A fiery crater has been burning in the Karakum Desert since 1971. The crater was created in 1971 when a Soviet drilling rig accidentally punched into a massive underground natural gas cavern, causing the ground to collapse and the entire drilling rig to fall in.
Location: Darwaza village
This cavernous swimming spot doubles as a home to the largest known colony of bats in Central Asia. It is located more than 60 m underground with a long metal staircase that leads down into the Bakharden Cave, where the 70 m long lake is located. The hot springs contain a high amount of different salts and minerals.
This famed Silk Road oasis was one of the largest cities in the world before it was destroyed by Mongols. Merv served as the capital of a number empires and kingdoms over the course of its more than 4 000 year long history.
It is located in the far west of this often forgotten country, a natural attraction that even few Turkmen have ever seen: the Yangikala Canyon, a windblown landscape of colorful canyons and strange formations that stretches some 25 km across the desert to the Garabogazkol Basin. Once it is was underwater, the floor of an ancient ocean that existed millions of years ago.
Location: Balkanabat R -20 highway
The white marble city if Ashgabat, is packed to the borders with strange architecture and puzzling statues. One of the most surreal sights in the city is a government building known as the Wedding Palace, which is topped by a massive, geometrically caged disco ball globe.
The mosque was built by Saparmurat Niyazov, the first president of Turkmenistan. The walls of the mosque are inscribed with scriptures from not only the Quran but also Ruhnama, Niyazov’s own spiritual guide to life. It is the largest mosque in Central Asia — in 2004. The vast prayer room can hold 10,000 pilgrims, with 7,000 men on the main floor and 3,000 women on the second level. The mausoleum is guarded by soldiers and is rarely open to the public.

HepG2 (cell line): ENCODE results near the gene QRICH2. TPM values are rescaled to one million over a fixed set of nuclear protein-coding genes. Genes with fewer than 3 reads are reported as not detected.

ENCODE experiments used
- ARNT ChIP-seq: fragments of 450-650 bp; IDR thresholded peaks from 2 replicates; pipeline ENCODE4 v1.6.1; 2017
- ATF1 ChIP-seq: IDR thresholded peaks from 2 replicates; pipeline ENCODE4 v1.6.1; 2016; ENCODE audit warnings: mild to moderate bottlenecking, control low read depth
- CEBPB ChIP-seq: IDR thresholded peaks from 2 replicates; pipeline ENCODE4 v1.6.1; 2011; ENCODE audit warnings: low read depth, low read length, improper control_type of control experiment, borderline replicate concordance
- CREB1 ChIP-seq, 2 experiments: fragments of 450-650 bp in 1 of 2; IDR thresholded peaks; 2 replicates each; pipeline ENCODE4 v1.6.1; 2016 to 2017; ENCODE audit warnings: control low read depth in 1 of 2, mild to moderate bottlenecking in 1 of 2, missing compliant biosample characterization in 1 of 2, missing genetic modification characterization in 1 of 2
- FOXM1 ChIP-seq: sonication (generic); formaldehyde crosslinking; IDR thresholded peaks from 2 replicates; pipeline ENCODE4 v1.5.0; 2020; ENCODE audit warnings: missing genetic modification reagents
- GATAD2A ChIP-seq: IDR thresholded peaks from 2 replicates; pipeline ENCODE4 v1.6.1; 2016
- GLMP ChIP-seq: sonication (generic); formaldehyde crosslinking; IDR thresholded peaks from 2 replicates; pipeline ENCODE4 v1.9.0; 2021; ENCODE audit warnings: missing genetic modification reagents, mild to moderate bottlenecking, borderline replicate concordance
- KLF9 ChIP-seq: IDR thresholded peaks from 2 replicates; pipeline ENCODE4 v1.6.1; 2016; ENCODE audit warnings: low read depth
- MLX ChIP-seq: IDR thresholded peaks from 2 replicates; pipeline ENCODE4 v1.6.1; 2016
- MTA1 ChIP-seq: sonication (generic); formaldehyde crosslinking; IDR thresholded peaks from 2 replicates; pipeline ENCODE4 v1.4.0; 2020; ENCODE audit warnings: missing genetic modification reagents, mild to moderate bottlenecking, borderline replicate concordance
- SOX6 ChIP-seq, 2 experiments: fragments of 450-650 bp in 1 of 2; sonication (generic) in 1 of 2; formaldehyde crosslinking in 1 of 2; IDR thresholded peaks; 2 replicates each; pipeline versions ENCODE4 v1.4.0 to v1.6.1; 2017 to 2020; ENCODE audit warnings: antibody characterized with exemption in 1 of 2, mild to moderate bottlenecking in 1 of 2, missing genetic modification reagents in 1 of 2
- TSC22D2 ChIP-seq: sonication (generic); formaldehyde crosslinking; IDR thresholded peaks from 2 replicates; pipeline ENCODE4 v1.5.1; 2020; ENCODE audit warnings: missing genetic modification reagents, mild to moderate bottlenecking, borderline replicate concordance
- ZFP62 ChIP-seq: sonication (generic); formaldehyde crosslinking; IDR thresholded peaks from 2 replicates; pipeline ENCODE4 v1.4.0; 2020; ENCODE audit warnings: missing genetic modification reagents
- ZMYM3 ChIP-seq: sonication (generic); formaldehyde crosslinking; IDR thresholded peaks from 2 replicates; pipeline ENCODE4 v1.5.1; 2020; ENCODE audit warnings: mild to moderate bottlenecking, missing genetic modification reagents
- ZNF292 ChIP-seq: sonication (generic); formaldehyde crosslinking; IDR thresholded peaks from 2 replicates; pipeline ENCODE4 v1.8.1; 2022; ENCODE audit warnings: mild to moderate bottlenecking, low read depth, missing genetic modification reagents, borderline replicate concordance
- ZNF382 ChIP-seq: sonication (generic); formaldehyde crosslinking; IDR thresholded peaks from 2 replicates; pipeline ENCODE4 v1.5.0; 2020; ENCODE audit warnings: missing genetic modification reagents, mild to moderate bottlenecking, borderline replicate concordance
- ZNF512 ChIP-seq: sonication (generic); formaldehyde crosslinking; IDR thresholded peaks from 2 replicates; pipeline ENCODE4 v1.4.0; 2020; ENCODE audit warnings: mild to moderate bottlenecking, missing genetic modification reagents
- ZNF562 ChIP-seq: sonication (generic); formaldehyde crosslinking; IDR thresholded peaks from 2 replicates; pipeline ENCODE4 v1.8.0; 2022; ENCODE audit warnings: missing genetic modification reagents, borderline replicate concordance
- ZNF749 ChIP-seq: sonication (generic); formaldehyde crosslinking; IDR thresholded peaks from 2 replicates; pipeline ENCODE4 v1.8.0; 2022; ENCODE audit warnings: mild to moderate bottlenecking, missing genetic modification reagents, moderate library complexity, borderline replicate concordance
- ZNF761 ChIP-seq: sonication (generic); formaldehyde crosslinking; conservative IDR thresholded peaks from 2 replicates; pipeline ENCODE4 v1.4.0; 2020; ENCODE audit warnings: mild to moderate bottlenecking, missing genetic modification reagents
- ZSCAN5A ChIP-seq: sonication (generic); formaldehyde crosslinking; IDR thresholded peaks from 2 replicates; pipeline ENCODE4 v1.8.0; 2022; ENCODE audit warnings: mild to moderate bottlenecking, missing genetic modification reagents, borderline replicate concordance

The walk was built by Saparmurat Niyazov in order to make c. It is actually two walks, a concrete stairway that runs alongside the treeless Kopet Dag mountains, aimed to improve the health condition of the citizens. The first one has a total length of 8 kilometers, and the other has a total length of 37 kilometers.
A memorial was built between 1994 and 1995 to commemorate the thousands of Turkmen soldiers and civilians who died in a bloody 1881 battle when Imperial Russia had tried to conquer what is now known as modern — day Turkmenistan a year earlier, launching an attack on the strategically located Goek Tepe fortress, where some 15,000 Turmen soldiers and 5,000 women and children were positioned. The Russians, who were badly outnumbered, poorly managed, and ill-equipped, soon retreated.
A former flourishing trade city eerily juts out of Turkmenistan’s remote Misrian Valley, the site of medieval Dekhistan. Once it was a fertile region that supported some 3,000 years of civilization. Dekhistan is believed to have risen in the late 8th century to early 9th century, and comprised nearly 500 acres of land divided into an old town and trading and residential district. The capital city of Misrian thrived under the Khwarazmian dynasty, and was notably the site of a medieval mosque with two 25 meters minarets, constructed between the 10th and 12th centuries.
Location: Misrian Valley, Turkmenistan